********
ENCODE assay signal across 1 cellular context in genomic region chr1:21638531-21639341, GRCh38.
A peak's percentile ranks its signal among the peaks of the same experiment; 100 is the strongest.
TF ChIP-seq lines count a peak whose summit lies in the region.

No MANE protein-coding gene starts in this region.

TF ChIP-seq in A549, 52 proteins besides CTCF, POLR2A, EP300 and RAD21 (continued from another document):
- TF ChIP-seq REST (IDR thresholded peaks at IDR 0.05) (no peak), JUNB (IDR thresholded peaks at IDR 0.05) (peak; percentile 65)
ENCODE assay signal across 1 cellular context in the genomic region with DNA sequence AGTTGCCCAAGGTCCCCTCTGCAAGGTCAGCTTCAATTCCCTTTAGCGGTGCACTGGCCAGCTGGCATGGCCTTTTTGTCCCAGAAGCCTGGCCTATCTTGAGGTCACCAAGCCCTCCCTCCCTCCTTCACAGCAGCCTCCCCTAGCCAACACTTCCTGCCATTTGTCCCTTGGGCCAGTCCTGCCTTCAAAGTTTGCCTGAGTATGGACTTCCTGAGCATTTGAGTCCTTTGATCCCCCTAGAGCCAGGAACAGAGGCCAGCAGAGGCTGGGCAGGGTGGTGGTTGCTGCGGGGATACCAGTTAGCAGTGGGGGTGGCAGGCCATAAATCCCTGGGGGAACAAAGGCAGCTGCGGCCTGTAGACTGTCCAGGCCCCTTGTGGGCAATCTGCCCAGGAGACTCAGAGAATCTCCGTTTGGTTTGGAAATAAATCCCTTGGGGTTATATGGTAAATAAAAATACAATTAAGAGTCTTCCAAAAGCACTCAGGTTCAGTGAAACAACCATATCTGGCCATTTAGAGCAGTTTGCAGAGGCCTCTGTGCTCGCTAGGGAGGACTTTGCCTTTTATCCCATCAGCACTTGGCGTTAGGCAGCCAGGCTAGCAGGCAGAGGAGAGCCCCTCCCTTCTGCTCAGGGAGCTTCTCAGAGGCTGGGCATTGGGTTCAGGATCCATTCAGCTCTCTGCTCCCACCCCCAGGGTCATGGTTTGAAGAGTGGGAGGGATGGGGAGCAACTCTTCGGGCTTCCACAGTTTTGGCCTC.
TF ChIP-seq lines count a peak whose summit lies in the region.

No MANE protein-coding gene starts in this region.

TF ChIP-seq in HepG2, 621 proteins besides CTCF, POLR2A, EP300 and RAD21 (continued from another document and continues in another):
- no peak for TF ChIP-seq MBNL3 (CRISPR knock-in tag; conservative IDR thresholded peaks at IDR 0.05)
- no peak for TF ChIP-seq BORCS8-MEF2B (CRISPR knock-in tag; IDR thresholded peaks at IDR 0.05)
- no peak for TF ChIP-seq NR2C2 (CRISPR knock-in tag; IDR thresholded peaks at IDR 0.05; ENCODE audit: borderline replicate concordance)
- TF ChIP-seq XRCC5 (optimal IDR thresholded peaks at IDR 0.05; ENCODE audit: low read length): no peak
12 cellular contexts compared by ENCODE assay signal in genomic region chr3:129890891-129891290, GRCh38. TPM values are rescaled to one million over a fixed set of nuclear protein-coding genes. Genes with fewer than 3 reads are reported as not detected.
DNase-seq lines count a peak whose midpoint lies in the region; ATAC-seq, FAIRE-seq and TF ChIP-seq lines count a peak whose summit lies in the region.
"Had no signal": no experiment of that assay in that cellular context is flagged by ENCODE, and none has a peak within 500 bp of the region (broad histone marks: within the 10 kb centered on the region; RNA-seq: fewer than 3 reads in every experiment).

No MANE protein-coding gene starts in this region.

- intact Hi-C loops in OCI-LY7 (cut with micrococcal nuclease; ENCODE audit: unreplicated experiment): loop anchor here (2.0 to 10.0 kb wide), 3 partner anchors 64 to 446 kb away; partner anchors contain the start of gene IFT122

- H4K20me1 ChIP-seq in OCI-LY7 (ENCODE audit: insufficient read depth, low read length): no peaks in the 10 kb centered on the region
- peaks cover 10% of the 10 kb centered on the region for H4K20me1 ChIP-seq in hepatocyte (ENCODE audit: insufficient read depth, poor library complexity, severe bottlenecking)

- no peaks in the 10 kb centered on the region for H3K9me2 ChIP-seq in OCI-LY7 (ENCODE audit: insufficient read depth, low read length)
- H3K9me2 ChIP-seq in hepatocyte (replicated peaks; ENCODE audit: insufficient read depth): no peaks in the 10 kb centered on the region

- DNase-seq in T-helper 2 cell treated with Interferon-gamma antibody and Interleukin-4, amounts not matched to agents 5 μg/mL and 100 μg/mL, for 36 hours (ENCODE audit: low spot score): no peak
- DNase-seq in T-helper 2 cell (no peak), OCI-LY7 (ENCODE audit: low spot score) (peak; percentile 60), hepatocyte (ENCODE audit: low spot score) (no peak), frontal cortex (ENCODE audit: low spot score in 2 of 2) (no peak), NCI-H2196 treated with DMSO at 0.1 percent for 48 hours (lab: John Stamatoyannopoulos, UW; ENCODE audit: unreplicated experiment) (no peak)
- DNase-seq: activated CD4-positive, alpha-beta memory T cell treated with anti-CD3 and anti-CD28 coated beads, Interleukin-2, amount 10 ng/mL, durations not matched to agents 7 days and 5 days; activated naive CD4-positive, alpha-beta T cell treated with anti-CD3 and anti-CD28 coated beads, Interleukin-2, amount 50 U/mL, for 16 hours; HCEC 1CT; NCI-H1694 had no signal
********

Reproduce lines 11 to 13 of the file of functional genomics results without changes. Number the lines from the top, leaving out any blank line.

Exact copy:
- no peak for TF ChIP-seq MBNL3 (CRISPR knock-in tag; conservative IDR thresholded peaks at IDR 0.05)
- no peak for TF ChIP-seq BORCS8-MEF2B (CRISPR knock-in tag; IDR thresholded peaks at IDR 0.05)
- no peak for TF ChIP-seq NR2C2 (CRISPR knock-in tag; IDR thresholded peaks at IDR 0.05; ENCODE audit: borderline replicate concordance)